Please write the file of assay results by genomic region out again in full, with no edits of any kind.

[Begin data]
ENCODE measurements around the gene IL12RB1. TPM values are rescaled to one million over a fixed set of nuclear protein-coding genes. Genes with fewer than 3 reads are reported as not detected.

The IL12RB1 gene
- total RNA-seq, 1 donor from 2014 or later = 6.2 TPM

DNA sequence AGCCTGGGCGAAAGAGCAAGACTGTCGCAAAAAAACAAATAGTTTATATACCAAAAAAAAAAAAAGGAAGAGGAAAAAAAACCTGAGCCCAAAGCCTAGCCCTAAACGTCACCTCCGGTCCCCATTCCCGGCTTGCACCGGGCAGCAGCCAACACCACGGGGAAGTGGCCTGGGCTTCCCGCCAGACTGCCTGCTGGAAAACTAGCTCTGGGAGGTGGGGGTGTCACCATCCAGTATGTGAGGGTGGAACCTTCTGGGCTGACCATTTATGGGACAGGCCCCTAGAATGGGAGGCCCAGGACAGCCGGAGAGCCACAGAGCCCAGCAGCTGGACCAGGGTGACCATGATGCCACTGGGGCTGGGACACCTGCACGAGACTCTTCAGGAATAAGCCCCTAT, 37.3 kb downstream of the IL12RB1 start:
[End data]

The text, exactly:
ENCODE measurements around the gene IL12RB1. TPM values are rescaled to one million over a fixed set of nuclear protein-coding genes. Genes with fewer than 3 reads are reported as not detected.

The IL12RB1 gene
- total RNA-seq, 1 donor from 2014 or later = 6.2 TPM

DNA sequence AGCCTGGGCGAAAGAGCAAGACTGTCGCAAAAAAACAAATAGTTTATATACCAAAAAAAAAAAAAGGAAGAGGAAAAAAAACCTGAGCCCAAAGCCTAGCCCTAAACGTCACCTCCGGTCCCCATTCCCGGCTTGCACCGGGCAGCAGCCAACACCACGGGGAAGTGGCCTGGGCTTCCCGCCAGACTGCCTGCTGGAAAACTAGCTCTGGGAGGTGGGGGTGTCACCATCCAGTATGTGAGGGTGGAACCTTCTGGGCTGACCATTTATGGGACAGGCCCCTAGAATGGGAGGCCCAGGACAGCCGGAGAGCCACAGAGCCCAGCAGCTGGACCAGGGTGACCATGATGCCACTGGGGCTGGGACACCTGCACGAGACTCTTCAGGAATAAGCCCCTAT, 37.3 kb downstream of the IL12RB1 start: